Saturday, June 16, 2012

Genre - "Young Adult" books. What exactly ARE they?

"Young Adult". What exactly are they and who are they really written for?

Wikipedia defines Young Adult novels as:
Young-adult fiction or young adult literature (often abbreviated as YA), also juvenile fiction, is fiction written, published, or marketed to adolescents and young adults. The Young Adult Library Services (YALSA) of the American Library Association (ALA) defines a young adult as someone between the ages of twelve and eighteen. Authors and readers of young adult (YA) novels often define the genre as literature as traditionally written for ages ranging from twelve years up to the age of eighteen, while some publishers may market young adult literature to as low as age ten or as high as age twenty-five. The terms young-adult novel, juvenile novel, young-adult book, etc. refer to the works in the YA category.
YA literature shares the following fundamental elements of the fiction genre: character, plot, setting, theme, and style. However, theme and style are often subordinated to the more tangible elements of plot, setting, and character, which appeal more readily to younger readers. The vast majority of YA stories portray an adolescent, rather than an adult or child, as the protagonist.
The subject matter and story lines of YA literature are typically consistent with the age and experience of the main character, but, beyond that, YA stories span the spectrum of fiction genres. Themes in YA stories often focus on the challenges of youth, sometimes referred to as problem novels or coming-of-age novels.Writing styles of YA stories range widely, from the richness of literary style to the clarity and speed of the unobtrusive and free verse.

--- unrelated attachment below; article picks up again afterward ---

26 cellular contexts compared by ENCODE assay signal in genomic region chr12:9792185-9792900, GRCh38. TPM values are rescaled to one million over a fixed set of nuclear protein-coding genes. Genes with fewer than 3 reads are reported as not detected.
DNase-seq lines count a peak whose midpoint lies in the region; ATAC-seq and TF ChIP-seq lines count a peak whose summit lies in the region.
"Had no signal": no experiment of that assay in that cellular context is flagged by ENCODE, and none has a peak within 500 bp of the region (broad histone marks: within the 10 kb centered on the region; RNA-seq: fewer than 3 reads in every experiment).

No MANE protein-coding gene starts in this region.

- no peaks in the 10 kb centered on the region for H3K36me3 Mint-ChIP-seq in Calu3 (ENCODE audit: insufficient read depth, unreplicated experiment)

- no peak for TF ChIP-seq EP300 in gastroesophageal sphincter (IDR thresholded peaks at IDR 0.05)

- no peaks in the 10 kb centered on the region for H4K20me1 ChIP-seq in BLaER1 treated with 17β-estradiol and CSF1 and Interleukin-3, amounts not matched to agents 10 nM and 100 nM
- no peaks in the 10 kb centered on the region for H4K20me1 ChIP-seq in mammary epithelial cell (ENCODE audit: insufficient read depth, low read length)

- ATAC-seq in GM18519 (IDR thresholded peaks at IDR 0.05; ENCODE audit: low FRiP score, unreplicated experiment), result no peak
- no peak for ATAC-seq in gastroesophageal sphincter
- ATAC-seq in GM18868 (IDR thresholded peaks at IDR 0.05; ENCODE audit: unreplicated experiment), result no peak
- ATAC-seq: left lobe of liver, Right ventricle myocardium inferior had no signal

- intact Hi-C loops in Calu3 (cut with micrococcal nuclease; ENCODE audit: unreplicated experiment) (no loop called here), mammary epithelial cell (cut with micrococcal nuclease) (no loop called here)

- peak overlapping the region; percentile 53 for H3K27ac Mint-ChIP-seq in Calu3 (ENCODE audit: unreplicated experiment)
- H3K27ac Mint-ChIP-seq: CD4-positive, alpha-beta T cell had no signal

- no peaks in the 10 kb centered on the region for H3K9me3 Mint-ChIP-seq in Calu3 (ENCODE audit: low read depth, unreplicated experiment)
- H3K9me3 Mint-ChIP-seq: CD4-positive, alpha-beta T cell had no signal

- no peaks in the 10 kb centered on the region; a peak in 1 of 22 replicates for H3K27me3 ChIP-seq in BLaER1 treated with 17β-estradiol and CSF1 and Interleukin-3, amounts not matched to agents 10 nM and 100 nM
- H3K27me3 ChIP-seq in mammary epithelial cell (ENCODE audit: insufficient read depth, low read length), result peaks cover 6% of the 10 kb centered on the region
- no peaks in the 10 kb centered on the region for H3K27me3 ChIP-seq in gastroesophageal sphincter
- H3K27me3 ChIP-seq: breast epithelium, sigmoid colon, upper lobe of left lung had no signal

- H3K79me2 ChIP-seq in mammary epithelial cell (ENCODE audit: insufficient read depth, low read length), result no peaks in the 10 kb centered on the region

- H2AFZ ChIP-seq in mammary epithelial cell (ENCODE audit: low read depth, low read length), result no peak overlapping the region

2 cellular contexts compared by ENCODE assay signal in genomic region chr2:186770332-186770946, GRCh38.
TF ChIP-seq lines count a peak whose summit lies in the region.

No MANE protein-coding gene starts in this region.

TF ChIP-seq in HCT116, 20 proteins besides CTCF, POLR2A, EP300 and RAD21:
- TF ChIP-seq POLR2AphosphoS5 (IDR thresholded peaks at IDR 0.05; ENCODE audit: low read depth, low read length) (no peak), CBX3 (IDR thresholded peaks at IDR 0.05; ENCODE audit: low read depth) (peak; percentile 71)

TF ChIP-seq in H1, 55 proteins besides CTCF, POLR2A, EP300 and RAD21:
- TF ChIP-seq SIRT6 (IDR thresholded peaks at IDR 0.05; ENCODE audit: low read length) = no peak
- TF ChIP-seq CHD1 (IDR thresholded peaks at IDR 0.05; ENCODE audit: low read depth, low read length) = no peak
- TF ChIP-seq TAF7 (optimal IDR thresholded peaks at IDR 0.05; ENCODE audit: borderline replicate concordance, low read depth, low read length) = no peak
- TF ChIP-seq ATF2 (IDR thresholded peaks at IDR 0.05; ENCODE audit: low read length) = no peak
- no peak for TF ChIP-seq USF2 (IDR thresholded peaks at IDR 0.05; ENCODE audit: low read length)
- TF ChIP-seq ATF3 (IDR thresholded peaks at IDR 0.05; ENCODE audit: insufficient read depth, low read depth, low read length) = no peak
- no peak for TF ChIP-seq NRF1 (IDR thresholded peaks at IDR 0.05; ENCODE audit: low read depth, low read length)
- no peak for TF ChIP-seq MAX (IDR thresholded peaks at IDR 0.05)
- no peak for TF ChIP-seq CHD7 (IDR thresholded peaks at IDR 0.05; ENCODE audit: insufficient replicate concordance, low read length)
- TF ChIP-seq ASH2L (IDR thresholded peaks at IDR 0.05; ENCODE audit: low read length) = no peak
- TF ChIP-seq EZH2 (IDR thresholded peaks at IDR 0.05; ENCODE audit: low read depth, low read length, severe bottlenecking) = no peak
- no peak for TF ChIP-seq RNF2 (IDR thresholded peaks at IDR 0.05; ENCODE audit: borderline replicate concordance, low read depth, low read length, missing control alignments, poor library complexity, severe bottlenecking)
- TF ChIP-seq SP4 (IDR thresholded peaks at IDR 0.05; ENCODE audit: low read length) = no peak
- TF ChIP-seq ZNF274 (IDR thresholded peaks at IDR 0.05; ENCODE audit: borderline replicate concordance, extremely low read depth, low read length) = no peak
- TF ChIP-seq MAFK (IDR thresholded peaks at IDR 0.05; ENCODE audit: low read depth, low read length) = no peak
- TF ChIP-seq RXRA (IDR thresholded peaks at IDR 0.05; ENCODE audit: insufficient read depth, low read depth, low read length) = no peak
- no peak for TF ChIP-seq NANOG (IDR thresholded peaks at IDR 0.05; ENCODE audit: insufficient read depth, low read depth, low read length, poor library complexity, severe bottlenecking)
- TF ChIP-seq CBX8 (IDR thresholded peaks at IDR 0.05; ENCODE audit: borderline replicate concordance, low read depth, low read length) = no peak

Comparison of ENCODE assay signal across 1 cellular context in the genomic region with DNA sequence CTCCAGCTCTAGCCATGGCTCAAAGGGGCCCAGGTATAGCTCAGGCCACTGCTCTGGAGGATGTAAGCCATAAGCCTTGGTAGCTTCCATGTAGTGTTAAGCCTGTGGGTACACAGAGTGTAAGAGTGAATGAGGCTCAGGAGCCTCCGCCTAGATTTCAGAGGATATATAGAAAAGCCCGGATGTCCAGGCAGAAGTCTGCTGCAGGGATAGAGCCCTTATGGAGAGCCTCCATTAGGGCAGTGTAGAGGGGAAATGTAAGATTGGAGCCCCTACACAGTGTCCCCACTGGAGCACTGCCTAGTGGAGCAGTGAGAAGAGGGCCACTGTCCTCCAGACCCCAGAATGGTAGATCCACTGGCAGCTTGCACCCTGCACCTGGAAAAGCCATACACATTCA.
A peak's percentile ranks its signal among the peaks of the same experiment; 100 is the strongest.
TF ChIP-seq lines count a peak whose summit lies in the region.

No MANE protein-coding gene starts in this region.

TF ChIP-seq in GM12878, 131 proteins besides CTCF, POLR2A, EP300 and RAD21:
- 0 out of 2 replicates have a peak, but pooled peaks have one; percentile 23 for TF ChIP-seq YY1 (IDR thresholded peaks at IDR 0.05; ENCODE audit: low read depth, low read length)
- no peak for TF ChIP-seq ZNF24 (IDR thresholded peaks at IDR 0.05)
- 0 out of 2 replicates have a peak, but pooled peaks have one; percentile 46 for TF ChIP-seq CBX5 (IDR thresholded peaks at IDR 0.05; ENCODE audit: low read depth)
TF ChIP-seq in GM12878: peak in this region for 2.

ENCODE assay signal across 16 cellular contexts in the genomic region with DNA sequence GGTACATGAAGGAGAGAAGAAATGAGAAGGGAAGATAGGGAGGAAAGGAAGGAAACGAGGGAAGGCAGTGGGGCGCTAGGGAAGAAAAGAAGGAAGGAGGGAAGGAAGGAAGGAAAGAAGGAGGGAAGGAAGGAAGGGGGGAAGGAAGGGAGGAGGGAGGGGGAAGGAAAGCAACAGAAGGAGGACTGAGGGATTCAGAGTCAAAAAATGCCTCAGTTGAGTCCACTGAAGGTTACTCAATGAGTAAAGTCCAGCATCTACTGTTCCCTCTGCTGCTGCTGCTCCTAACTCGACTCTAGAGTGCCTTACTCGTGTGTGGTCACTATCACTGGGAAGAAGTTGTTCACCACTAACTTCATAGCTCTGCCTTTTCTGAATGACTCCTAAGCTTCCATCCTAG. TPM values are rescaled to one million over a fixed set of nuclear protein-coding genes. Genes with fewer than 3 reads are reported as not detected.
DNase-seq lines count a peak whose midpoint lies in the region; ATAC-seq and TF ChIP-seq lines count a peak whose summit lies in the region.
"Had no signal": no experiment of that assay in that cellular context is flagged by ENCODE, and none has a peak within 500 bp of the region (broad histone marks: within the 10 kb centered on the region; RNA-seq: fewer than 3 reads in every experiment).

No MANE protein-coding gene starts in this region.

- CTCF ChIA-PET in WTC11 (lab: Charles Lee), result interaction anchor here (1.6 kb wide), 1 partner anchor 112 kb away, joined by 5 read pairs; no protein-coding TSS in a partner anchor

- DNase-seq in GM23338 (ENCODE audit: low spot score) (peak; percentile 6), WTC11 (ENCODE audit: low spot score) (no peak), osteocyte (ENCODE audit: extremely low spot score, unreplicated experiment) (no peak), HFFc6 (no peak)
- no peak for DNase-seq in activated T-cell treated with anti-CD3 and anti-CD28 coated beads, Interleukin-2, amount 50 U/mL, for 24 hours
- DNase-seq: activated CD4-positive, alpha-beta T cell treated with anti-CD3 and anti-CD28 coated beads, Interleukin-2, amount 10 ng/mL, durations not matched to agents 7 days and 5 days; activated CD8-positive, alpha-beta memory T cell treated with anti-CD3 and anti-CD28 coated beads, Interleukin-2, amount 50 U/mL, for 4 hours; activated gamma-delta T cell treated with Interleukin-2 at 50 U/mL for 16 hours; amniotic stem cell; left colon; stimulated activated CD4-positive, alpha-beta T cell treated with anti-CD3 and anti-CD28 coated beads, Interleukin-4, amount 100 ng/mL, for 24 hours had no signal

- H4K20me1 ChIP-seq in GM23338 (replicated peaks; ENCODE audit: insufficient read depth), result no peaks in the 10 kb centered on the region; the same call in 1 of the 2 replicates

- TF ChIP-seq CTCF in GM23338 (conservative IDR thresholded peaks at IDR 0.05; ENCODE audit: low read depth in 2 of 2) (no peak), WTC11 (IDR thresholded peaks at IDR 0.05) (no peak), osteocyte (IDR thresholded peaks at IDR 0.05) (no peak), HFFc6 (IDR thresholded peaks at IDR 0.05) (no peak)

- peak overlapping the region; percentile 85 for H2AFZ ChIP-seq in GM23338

When browsing this section at the local bookstore for my next "fix", my cheeks would flush, my eyes shifted around looking nervously to see if any other adults were viewing me with amusement. Why exactly, I thought, would normal adults read literature specifically written for teens?

I know why I read the genre-the stories I gravitate towards are usually about a late teen-early twenty something person who becomes something greater than they thought they were by the end of the story. Harry Potter is one such example, and I suppose my first foray as an adult into this genre. I have since discovered SO many well written, engrossing books since then.

I think many adults like myself read Young Adult Fiction because so much of it is so well written. For fantasy lovers, jump into Julie Kagawa's The Iron King series and prepare to be enthralled with her use of language to create a darkly lovely world full of beauty and danger.

The characters play a huge part in any good YA novel as well. So many of them face heartbreak,loss, love and joy at a level we as adults have forgotten. It is an opportunity to step back in time almost to how we felt and acted at that age and imagine what we ourselves would have done had we been the protagonist in the novel. A great example of a love story written against a mafia setting is Sempre by J.M. Darhower. Haven and Carmine's relationship is sweet and timeless.

The subject matter is varied as well. Its not all stories about dating, or school. Whatever genre you like to read, it's represented in YA literature. Steampunk, Paranormal, Fantasy, Dystopian, "Growing Up" stories, Romance..it's all there.

So, should someone be embarrassed about reading YA fiction? No, I have come to realize that YA is for the young at heart.

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